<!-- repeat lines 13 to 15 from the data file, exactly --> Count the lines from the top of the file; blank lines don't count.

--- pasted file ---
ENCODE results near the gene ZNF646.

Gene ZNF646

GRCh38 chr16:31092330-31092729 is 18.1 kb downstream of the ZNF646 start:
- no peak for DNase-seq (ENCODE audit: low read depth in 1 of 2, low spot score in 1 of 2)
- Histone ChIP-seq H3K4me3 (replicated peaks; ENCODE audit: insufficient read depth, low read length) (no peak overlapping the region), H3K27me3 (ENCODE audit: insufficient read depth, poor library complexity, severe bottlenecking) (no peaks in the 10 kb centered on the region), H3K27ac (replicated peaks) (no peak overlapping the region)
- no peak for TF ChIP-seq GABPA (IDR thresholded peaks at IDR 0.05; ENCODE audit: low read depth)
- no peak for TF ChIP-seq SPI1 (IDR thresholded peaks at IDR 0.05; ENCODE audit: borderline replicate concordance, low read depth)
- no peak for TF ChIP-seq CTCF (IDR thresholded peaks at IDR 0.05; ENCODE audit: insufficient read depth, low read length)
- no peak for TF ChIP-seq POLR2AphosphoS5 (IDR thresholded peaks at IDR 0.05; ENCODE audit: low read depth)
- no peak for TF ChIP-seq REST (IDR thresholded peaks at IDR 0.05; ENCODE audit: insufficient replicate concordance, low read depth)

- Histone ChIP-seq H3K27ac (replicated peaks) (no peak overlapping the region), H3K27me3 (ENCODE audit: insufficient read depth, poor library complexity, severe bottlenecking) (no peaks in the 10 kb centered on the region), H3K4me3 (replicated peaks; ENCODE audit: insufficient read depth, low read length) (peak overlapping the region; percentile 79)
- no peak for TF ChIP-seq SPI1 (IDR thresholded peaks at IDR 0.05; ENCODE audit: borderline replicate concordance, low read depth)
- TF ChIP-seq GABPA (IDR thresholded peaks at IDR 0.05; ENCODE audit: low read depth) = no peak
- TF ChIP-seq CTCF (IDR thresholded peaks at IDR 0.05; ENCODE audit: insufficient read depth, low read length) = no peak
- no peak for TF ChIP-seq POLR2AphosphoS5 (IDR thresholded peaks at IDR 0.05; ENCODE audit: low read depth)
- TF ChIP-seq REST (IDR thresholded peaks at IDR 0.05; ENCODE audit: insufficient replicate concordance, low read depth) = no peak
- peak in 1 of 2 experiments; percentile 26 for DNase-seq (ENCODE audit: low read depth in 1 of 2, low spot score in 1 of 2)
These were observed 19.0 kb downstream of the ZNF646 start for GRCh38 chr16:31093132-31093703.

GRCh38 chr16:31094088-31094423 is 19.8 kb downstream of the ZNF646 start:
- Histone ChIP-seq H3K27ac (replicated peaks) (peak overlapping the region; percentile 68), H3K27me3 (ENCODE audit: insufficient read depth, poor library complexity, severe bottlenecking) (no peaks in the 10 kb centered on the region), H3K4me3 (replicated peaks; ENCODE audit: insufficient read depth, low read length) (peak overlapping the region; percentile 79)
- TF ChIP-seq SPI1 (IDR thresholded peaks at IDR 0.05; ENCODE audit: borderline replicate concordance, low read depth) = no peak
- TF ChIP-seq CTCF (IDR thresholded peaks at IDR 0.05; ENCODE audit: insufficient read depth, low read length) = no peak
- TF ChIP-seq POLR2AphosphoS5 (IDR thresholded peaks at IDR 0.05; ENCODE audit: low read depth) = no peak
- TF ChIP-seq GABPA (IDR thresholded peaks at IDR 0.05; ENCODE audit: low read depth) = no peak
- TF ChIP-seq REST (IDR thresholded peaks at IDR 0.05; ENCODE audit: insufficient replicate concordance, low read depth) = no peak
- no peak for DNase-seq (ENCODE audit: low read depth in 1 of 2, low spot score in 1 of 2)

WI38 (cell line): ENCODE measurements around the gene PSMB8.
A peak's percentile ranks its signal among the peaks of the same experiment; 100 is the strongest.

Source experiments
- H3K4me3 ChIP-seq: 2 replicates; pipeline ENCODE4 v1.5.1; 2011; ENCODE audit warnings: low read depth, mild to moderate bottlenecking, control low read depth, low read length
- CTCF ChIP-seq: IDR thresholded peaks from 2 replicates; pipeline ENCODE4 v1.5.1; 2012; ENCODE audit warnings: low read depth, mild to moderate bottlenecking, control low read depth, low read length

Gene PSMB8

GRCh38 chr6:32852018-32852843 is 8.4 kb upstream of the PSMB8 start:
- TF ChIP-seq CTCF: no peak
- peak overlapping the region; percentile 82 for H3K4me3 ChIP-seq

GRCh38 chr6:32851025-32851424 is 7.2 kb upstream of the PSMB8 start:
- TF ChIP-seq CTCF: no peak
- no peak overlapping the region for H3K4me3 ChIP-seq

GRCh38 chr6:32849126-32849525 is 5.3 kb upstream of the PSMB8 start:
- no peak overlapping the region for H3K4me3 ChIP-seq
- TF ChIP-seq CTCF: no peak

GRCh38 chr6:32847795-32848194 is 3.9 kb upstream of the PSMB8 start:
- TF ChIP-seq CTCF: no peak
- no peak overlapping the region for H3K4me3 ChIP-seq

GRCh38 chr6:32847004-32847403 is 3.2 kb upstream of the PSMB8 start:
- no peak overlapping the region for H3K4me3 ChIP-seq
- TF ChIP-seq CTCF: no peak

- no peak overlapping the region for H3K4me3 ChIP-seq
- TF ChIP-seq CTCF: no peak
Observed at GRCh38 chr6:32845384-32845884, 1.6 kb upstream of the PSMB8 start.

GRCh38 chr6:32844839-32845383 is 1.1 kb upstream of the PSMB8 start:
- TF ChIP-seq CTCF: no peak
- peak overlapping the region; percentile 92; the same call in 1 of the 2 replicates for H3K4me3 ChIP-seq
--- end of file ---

- TF ChIP-seq GABPA (IDR thresholded peaks at IDR 0.05; ENCODE audit: low read depth) = no peak
- TF ChIP-seq CTCF (IDR thresholded peaks at IDR 0.05; ENCODE audit: insufficient read depth, low read length) = no peak
- no peak for TF ChIP-seq POLR2AphosphoS5 (IDR thresholded peaks at IDR 0.05; ENCODE audit: low read depth)